Politics

A Kentucky county clerk who refuses to give couples marriage licenses has sued Gov. Steve Beshear, claiming he is obligated to create a policy for issuing the documents that upholds her religious rights.

Rowan County Clerk Kim Davis stopped issuing marriage licenses in June after the Supreme Court lifted same-sex marriage bans throughout the U.S. Four Rowan County couples that were denied marriage licenses sued Davis, seeking to compel her to issue the documents.

In the complaint filed Tuesday evening, Davis also argues that Beshear is liable for potential damages stemming from the couples’ lawsuit.

Davis said in the complaint that issuing marriage licenses to same-sex couples is “contrary to her conscience, based on her sincerely held religious beliefs.”

In the lawsuit, Davis argues Beshear accommodated another elected official’s conscientious objection in 2014 when he hired outside counsel to defend the state’s same-sex marriage ban.  In that case, Attorney General Jack Conway had refused to defend the ban in a lawsuit against the state.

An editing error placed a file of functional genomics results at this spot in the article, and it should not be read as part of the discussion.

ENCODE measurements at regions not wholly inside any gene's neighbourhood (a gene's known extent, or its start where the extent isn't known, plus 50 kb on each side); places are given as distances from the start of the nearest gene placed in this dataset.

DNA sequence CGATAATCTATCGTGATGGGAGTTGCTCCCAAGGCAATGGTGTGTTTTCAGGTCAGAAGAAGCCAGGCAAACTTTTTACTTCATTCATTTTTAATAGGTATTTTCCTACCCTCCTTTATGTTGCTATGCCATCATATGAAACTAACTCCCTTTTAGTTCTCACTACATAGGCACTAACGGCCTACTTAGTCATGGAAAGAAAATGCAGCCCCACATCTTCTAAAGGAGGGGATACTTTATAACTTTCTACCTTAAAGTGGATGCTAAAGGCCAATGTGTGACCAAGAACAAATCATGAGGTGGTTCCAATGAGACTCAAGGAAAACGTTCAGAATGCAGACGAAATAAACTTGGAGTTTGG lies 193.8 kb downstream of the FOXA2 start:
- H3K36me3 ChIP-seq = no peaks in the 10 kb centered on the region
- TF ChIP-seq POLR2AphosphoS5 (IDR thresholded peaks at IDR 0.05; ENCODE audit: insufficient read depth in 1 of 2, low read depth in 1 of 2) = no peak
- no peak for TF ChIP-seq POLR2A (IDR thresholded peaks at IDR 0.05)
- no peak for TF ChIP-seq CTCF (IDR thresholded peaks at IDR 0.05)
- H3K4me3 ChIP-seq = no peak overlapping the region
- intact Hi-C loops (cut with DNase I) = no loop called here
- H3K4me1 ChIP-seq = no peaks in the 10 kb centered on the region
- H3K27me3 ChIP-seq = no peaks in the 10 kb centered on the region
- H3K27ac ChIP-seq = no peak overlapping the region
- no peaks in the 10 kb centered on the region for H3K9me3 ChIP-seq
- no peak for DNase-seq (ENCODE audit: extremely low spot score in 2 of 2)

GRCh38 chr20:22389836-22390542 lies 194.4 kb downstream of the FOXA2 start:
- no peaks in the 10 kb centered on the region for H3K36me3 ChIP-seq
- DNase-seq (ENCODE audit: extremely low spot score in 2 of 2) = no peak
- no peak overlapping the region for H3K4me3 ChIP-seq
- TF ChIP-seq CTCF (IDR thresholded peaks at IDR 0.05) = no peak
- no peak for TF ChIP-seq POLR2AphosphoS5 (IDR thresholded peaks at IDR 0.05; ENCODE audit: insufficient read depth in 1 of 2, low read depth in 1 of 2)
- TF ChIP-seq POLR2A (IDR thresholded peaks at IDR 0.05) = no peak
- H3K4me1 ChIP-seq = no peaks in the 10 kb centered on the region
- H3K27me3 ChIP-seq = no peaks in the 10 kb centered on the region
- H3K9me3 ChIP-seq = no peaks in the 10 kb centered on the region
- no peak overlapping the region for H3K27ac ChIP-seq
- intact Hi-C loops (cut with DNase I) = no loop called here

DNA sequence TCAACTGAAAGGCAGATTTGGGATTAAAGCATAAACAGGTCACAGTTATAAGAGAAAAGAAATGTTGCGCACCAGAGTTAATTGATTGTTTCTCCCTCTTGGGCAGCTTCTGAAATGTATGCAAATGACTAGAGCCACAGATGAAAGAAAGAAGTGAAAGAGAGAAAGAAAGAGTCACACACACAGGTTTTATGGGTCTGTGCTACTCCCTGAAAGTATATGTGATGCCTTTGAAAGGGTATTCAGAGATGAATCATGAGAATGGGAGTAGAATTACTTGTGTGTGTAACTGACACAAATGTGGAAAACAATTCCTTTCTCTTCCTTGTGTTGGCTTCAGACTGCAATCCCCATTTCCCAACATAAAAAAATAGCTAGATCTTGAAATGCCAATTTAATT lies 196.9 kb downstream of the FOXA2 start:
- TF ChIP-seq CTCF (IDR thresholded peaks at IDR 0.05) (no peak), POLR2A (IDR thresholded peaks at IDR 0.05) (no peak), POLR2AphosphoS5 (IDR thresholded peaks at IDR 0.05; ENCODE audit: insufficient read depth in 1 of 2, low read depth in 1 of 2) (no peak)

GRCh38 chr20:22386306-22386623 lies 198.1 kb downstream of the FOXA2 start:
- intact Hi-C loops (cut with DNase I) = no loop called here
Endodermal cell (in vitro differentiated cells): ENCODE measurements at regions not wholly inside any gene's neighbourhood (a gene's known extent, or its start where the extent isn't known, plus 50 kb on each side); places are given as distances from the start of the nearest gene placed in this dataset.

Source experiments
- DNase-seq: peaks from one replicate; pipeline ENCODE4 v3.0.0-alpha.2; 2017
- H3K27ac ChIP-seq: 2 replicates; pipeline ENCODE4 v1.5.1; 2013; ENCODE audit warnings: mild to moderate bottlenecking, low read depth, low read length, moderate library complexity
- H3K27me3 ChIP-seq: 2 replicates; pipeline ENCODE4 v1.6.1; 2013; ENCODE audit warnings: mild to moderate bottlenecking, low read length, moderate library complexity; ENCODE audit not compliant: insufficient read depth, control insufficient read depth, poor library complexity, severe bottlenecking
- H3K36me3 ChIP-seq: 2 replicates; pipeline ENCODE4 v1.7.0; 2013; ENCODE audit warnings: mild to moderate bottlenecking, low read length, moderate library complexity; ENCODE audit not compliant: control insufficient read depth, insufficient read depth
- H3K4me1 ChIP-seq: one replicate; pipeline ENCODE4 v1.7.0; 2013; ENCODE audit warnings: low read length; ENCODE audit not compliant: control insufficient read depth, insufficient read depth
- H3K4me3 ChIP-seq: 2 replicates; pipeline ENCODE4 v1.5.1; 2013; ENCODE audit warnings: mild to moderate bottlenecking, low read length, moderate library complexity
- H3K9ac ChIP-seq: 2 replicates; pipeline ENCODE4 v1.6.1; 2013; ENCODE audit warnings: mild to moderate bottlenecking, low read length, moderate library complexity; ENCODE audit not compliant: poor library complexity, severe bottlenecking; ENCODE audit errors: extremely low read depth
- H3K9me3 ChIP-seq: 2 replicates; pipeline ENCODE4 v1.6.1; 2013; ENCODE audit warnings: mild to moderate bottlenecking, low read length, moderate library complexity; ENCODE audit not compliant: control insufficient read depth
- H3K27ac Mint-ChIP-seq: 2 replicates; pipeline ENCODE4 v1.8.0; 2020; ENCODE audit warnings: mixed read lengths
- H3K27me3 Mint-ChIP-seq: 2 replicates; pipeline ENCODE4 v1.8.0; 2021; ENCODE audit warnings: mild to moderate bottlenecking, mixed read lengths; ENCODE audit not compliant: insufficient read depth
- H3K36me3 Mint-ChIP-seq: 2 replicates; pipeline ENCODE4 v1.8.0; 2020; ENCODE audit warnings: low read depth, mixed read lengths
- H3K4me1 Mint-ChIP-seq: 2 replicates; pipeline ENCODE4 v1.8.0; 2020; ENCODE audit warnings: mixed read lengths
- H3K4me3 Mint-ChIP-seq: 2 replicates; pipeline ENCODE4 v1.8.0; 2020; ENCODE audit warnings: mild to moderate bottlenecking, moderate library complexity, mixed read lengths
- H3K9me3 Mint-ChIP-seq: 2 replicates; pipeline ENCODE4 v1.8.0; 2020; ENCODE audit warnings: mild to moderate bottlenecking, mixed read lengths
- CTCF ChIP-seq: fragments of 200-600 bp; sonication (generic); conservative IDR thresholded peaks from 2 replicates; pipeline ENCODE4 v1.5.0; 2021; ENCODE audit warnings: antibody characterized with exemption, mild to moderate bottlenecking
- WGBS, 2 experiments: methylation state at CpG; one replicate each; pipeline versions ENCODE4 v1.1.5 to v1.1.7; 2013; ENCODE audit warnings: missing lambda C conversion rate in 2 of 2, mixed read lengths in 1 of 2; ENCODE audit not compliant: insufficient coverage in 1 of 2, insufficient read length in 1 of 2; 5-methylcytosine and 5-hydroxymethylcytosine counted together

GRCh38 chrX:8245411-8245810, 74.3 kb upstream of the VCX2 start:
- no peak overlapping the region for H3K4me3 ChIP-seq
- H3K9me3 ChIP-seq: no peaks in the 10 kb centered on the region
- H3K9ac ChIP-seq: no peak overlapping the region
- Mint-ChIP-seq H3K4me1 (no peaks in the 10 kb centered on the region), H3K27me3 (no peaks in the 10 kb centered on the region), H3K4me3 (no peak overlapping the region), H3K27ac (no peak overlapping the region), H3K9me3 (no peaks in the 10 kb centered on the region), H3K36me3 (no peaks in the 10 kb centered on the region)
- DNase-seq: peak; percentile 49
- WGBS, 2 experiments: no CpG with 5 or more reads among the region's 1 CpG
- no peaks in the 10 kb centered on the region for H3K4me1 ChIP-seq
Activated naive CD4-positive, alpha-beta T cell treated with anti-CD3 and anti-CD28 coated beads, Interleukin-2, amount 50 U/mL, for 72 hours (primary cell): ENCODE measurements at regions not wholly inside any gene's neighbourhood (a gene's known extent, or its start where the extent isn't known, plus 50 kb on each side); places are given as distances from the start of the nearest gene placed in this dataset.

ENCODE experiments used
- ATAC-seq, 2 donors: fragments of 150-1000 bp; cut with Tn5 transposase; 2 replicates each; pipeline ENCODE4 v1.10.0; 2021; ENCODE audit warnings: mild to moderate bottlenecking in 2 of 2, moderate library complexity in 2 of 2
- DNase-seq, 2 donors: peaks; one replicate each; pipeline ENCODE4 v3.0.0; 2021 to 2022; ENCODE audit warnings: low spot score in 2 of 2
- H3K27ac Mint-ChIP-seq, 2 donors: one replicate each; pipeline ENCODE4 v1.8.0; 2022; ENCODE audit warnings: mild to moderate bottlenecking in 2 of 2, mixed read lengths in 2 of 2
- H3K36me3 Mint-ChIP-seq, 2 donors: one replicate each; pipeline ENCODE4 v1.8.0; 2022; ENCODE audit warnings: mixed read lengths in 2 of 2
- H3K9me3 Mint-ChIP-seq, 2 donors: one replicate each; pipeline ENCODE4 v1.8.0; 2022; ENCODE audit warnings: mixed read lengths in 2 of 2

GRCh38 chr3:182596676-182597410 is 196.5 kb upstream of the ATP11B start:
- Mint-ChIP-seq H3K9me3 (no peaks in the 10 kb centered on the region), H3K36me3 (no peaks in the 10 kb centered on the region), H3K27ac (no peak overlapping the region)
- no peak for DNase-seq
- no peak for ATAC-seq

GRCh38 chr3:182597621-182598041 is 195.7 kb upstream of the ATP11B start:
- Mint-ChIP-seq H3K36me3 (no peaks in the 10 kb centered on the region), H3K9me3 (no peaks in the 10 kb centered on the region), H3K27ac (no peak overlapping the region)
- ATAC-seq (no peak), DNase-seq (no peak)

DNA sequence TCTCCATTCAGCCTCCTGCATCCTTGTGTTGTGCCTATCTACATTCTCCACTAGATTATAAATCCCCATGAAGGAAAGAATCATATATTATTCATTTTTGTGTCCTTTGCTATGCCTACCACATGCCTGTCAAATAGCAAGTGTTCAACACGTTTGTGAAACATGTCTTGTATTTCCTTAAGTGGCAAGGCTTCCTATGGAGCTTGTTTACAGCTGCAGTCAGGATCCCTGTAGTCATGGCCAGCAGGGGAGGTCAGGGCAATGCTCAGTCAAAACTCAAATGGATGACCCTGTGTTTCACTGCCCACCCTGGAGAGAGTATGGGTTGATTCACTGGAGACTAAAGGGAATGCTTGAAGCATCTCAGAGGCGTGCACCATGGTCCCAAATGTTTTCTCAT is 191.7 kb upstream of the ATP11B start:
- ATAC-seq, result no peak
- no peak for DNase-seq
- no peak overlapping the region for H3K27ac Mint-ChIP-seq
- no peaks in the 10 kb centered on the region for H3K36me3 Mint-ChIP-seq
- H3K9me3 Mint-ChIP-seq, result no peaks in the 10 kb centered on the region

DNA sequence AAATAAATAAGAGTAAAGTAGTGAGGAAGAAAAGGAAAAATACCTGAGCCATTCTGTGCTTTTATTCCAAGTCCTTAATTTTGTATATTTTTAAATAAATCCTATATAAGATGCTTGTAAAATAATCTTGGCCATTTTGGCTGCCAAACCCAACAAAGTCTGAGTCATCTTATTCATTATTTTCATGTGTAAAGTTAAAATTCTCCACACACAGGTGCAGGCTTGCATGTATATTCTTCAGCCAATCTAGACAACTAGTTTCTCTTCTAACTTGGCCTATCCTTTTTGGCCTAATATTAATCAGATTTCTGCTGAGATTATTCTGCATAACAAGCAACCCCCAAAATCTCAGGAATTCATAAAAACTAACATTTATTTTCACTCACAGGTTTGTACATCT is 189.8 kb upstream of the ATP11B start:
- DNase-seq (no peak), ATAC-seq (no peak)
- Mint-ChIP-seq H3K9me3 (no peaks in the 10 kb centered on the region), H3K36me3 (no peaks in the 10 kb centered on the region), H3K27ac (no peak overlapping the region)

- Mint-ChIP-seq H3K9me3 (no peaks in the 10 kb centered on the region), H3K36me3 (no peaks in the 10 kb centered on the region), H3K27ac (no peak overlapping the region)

In an email, Beshear’s spokesman Terry Sebastian said “it appears at first glance that she doesn’t understand the interrelationship between the governor, the attorney general, the county clerks and the legislature.

“The governor has no legal authority over either the attorney general or the county clerks. They are all separately elected officials who answer to the courts,” Sebastian said.

Conway, who is the Democratic nominee for governor, has maintained that he was not required to appeal the state’s same-sex marriage ban.

Davis also named Wayne Onkst, the commissioner of the state Department for Libraries and Archives, in the lawsuit. Onkst was in charge of creating new marriage license forms after the Supreme Court decision.

A ruling in case lawsuit against Davis is expected next week. U.S. District Court Judge David Bunning is presiding over the case.

Ryland Barton is the Capitol bureau chief for Kentucky Public Radio.